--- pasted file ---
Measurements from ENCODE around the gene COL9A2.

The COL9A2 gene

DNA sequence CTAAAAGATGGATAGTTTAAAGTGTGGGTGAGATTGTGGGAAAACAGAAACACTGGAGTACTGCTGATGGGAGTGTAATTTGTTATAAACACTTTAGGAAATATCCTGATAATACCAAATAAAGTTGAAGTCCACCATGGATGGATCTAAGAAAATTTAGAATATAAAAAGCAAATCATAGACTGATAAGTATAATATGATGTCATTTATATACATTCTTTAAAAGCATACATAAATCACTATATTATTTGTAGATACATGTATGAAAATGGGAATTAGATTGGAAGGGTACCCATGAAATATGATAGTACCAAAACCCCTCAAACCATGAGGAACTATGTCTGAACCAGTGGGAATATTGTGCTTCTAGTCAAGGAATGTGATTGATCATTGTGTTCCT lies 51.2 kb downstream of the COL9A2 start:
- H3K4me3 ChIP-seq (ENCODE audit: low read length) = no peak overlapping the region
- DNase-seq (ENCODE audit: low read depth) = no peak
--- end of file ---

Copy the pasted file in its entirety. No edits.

Measurements from ENCODE around the gene COL9A2.

The COL9A2 gene

DNA sequence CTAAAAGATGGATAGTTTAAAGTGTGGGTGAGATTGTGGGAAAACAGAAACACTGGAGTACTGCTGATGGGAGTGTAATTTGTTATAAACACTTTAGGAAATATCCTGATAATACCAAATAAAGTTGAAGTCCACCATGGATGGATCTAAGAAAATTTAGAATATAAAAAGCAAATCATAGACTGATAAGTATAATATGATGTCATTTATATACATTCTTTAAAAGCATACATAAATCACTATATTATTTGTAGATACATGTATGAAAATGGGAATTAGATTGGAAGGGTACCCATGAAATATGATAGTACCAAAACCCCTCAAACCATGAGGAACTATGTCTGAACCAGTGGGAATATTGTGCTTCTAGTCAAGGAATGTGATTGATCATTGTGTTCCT lies 51.2 kb downstream of the COL9A2 start:
- H3K4me3 ChIP-seq (ENCODE audit: low read length) = no peak overlapping the region
- DNase-seq (ENCODE audit: low read depth) = no peak